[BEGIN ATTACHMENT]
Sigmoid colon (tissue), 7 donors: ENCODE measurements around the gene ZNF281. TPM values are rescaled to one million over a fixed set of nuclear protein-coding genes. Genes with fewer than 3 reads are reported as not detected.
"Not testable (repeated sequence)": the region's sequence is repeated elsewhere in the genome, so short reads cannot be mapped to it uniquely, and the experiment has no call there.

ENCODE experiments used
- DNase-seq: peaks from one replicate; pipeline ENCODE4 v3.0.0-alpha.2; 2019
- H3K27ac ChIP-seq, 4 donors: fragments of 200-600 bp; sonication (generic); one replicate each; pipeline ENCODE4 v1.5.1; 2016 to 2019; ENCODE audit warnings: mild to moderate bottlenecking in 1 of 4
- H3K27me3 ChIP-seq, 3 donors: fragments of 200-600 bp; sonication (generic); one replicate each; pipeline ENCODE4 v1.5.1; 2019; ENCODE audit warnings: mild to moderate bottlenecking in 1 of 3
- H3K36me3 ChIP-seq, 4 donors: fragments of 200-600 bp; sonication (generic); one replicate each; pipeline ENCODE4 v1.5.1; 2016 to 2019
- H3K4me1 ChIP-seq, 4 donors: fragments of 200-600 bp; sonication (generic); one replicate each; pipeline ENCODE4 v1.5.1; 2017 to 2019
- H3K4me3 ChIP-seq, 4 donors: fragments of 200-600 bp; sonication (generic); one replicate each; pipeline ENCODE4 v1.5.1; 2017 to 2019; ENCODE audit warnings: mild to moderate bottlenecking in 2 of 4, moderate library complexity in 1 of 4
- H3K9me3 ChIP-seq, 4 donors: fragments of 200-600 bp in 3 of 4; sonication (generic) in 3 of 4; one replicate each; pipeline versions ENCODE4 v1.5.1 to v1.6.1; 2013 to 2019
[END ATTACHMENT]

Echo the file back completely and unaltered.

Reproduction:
Sigmoid colon (tissue), 7 donors: ENCODE measurements around the gene ZNF281. TPM values are rescaled to one million over a fixed set of nuclear protein-coding genes. Genes with fewer than 3 reads are reported as not detected.
"Not testable (repeated sequence)": the region's sequence is repeated elsewhere in the genome, so short reads cannot be mapped to it uniquely, and the experiment has no call there.

ENCODE experiments used
- DNase-seq: peaks from one replicate; pipeline ENCODE4 v3.0.0-alpha.2; 2019
- H3K27ac ChIP-seq, 4 donors: fragments of 200-600 bp; sonication (generic); one replicate each; pipeline ENCODE4 v1.5.1; 2016 to 2019; ENCODE audit warnings: mild to moderate bottlenecking in 1 of 4
- H3K27me3 ChIP-seq, 3 donors: fragments of 200-600 bp; sonication (generic); one replicate each; pipeline ENCODE4 v1.5.1; 2019; ENCODE audit warnings: mild to moderate bottlenecking in 1 of 3
- H3K36me3 ChIP-seq, 4 donors: fragments of 200-600 bp; sonication (generic); one replicate each; pipeline ENCODE4 v1.5.1; 2016 to 2019
- H3K4me1 ChIP-seq, 4 donors: fragments of 200-600 bp; sonication (generic); one replicate each; pipeline ENCODE4 v1.5.1; 2017 to 2019
- H3K4me3 ChIP-seq, 4 donors: fragments of 200-600 bp; sonication (generic); one replicate each; pipeline ENCODE4 v1.5.1; 2017 to 2019; ENCODE audit warnings: mild to moderate bottlenecking in 2 of 4, moderate library complexity in 1 of 4
- H3K9me3 ChIP-seq, 4 donors: fragments of 200-600 bp in 3 of 4; sonication (generic) in 3 of 4; one replicate each; pipeline versions ENCODE4 v1.5.1 to v1.6.1; 2013 to 2019